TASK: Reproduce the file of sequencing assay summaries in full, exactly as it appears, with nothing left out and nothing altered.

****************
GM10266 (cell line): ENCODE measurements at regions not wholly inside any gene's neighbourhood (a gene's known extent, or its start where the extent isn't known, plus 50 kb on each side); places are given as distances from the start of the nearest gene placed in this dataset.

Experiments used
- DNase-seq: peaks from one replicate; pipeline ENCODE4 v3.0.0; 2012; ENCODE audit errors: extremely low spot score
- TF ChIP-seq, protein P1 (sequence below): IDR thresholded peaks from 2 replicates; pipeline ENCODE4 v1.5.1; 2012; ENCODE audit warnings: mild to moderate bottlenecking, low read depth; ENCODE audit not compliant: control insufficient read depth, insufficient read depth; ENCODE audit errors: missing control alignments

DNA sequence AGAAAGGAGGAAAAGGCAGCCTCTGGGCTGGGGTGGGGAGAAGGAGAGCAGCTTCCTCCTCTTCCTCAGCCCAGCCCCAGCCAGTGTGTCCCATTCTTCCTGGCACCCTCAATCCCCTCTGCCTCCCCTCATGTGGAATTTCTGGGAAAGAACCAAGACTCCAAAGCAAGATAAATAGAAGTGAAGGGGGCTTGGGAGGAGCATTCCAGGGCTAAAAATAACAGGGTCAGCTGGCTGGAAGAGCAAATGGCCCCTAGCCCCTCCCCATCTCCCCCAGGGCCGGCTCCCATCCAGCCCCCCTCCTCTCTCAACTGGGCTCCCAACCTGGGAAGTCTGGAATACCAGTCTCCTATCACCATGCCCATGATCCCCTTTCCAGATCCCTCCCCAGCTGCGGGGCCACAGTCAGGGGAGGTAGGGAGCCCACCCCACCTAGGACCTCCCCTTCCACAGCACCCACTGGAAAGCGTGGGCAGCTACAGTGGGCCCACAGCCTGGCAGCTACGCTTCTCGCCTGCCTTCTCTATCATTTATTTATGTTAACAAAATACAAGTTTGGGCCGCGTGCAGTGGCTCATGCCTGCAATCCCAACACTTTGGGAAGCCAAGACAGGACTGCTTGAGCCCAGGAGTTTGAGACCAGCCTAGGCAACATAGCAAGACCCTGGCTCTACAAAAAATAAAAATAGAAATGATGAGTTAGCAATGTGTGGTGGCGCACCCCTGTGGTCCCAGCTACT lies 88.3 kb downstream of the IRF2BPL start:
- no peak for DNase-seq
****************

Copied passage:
GM10266 (cell line): ENCODE measurements at regions not wholly inside any gene's neighbourhood (a gene's known extent, or its start where the extent isn't known, plus 50 kb on each side); places are given as distances from the start of the nearest gene placed in this dataset.

Experiments used
- DNase-seq: peaks from one replicate; pipeline ENCODE4 v3.0.0; 2012; ENCODE audit errors: extremely low spot score
- TF ChIP-seq, protein P1 (sequence below): IDR thresholded peaks from 2 replicates; pipeline ENCODE4 v1.5.1; 2012; ENCODE audit warnings: mild to moderate bottlenecking, low read depth; ENCODE audit not compliant: control insufficient read depth, insufficient read depth; ENCODE audit errors: missing control alignments

DNA sequence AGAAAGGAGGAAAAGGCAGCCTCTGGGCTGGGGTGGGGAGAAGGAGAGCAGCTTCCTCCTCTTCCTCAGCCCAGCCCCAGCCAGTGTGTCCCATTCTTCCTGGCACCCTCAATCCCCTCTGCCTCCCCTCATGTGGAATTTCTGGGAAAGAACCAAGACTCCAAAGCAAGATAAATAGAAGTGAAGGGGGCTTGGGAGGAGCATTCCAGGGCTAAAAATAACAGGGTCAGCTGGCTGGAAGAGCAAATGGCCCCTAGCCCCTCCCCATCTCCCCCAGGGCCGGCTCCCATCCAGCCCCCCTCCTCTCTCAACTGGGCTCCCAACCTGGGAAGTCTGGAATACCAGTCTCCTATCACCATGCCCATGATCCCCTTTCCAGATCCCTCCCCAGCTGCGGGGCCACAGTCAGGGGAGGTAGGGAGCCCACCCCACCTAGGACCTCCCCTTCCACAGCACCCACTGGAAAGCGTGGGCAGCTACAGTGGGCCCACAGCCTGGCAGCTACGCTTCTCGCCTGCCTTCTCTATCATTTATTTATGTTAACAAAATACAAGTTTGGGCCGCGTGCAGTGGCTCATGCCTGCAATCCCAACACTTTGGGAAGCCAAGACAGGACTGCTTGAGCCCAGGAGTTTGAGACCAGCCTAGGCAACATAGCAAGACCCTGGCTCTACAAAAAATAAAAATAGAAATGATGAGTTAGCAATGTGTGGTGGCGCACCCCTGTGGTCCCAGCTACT lies 88.3 kb downstream of the IRF2BPL start:
- no peak for DNase-seq